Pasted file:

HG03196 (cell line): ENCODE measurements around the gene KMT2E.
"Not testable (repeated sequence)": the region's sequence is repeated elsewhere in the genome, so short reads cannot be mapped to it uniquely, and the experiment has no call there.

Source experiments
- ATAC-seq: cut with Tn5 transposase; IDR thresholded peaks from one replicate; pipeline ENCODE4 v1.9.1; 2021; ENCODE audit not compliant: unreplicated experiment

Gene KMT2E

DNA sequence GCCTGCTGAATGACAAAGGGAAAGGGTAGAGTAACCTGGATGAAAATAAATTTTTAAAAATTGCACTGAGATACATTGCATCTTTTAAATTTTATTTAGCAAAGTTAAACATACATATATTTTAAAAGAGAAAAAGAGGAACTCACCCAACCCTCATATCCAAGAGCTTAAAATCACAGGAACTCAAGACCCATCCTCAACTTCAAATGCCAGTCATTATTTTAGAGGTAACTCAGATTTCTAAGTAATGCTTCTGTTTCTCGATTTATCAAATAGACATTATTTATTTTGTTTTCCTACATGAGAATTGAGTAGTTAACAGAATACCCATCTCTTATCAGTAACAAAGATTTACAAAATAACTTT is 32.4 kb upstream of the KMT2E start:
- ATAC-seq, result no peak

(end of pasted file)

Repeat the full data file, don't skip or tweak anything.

HG03196 (cell line): ENCODE measurements around the gene KMT2E.
"Not testable (repeated sequence)": the region's sequence is repeated elsewhere in the genome, so short reads cannot be mapped to it uniquely, and the experiment has no call there.

Source experiments
- ATAC-seq: cut with Tn5 transposase; IDR thresholded peaks from one replicate; pipeline ENCODE4 v1.9.1; 2021; ENCODE audit not compliant: unreplicated experiment

Gene KMT2E

DNA sequence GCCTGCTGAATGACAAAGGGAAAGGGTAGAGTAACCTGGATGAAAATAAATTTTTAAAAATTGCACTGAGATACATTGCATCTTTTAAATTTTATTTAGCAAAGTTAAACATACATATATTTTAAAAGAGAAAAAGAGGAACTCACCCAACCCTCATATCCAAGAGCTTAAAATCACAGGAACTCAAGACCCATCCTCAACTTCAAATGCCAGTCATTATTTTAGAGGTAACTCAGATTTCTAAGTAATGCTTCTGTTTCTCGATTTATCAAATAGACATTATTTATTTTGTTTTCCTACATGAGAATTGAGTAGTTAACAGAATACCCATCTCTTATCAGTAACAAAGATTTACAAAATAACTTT is 32.4 kb upstream of the KMT2E start:
- ATAC-seq, result no peak